Arje Plas/courtesy of Decca
The Beaux Arts Trio in an undated photo: violinist Isidore Cohen, pianist Menahem Pressler, and cellist Bernard Greenhouse.
Bernard Greenhouse, one of the founding members of the Beaux Arts Trio and a prominent cellist of the recorded era, passed away this morning at the age of 95. His death was peaceful, said Paul Katz, a former student of Greenhouse who serves on the faculty of the New England Conservatory and is the former cellist of the Cleveland Quartet.
Founded in 1955 by pianist Menahem Pressler, violinist Daniel Guilet and Greenhouse, the Beaux Arts Trio became one of the world's foremost chamber ensembles. Philips recorded several hundred albums with the Beaux Arts Trio during Greenhouse's tenure. Their recordings of Haydn's complete piano trios won Gramophone's Record of the Year award in 1979, and their album of the Dvorak "Dumky" Trio won the 1964 Grand Prix du Disque. Greenhouse played in the quartet for thirty-two years before leaving the group in 1987.
Three books have been published about Greenhouse and the Beaux Arts Trio: "Bowed Arts: Reflections of Bernard Greenhouse on His Life and Music" by Laurinel Owen (2001), "The Beaux Arts Trio: A Portrait" (1985) by Nicholas Delbanco and Delbanco's "The Countess of Stanlein Ex Paganini Stradivarius Cello of 1707" (2001), concerning the restoration of the famous instrument Greenhouse played.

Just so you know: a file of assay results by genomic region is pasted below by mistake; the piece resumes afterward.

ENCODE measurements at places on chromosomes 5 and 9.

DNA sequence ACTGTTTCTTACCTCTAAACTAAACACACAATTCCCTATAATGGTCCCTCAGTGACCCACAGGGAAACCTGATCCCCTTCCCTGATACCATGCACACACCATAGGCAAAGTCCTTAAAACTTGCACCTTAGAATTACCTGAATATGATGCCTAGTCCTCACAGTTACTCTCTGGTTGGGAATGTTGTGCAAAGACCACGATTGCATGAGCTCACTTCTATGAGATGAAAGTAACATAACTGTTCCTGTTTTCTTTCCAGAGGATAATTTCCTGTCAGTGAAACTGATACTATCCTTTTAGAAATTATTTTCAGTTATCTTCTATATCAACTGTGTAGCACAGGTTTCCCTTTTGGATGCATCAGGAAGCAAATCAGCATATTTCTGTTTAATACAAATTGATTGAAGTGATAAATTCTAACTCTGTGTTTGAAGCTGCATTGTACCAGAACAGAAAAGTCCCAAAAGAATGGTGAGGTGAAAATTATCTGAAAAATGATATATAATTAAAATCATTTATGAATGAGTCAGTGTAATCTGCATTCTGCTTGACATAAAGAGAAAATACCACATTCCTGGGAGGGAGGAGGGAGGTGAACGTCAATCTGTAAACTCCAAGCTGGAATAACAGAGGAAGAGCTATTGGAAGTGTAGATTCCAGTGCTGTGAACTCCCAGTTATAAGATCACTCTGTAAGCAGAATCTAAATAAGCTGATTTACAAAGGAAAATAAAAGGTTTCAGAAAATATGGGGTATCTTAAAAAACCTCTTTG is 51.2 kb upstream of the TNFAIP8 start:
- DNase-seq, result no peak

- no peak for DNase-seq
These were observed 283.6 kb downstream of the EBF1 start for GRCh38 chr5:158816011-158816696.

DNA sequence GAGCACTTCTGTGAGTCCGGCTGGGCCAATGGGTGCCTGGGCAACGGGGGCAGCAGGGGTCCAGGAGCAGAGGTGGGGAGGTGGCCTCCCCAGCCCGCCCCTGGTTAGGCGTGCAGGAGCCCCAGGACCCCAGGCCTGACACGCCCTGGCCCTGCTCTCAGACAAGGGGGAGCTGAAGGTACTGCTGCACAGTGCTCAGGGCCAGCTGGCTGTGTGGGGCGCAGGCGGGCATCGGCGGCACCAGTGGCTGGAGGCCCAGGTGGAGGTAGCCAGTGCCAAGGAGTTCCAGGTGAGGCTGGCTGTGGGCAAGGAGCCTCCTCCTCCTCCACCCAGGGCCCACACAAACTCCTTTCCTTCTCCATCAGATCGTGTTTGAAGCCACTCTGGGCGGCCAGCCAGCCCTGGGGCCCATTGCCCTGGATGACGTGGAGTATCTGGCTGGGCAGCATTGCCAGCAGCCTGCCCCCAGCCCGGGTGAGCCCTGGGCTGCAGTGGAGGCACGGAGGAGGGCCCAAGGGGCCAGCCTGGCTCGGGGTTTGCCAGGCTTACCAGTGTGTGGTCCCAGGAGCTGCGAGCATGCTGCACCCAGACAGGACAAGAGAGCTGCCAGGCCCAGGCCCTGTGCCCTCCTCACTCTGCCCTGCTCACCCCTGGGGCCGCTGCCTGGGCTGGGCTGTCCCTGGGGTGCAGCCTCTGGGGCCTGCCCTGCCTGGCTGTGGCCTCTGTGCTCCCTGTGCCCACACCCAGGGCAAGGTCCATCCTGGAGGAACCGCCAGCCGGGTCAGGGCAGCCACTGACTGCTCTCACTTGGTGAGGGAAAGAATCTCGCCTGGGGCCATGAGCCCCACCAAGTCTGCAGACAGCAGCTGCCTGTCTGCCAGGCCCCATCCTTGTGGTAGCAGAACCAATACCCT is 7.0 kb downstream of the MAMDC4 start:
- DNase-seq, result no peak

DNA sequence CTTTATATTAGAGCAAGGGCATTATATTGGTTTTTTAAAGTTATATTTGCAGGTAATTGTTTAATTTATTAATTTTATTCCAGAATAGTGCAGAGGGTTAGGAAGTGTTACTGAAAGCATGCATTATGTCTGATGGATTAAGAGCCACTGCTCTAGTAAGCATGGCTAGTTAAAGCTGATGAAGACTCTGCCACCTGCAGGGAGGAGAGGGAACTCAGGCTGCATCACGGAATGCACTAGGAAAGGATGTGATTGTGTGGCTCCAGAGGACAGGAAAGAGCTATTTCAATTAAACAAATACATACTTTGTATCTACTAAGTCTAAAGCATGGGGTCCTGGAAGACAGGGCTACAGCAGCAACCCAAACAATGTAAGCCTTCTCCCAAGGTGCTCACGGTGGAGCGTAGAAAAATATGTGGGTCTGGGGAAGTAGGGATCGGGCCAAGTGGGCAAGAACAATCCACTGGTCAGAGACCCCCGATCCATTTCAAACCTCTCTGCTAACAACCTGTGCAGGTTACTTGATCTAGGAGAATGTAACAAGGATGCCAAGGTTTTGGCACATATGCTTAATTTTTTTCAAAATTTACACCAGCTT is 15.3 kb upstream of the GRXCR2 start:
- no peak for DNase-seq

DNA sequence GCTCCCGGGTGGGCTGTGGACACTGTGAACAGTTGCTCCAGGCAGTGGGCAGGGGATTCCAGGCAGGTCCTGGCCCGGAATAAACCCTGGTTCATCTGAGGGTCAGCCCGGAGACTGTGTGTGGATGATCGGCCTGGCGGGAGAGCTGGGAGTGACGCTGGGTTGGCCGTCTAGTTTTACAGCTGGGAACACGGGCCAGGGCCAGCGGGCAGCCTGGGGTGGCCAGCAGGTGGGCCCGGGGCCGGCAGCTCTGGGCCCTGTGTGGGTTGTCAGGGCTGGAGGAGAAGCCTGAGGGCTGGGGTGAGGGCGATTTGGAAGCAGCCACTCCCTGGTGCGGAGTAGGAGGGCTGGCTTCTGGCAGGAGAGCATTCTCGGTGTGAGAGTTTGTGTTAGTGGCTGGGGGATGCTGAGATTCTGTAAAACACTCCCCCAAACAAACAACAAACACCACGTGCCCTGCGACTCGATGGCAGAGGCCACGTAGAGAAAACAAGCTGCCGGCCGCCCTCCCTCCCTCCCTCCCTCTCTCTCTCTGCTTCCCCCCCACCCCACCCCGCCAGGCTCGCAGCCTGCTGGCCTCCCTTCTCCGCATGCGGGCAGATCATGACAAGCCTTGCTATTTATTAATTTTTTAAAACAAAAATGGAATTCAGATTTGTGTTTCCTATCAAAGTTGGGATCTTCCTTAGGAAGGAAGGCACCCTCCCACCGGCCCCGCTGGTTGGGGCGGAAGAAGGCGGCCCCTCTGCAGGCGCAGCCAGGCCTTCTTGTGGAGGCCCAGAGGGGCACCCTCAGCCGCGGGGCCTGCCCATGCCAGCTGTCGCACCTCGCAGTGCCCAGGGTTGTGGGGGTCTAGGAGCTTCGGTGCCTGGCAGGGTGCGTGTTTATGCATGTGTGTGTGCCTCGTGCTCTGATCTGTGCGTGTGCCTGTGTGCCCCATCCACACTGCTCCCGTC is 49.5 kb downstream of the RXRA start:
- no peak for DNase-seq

The cellist was born in 1916. At age 30, he began two years of study with Pablo Casals; he had studied previously with Felix Salmond at Juilliard and with Emmanuel Feuermann and Diran Alexanian. Greenhouse himself was deeply committed to teaching; he served as a faculty member at the Manhattan School of Music, the Hartt School (University of Hartford, Connecticut), and also taught at the State University of New York, Stony Brook, Julliard, Indiana University and the New England Conservatory. In more recent years, Greenhouse had led master classes around the globe and continued to teach privately at his studio on Cape Cod.
As Greenhouse noted in a 2008 All Things Considered profile, "I'm considered the old man of the cello right now. I don't know of any [other] cellists over the age of 90 who are still performing. I fight against the closure of my ability, and I'm not going to let it happen."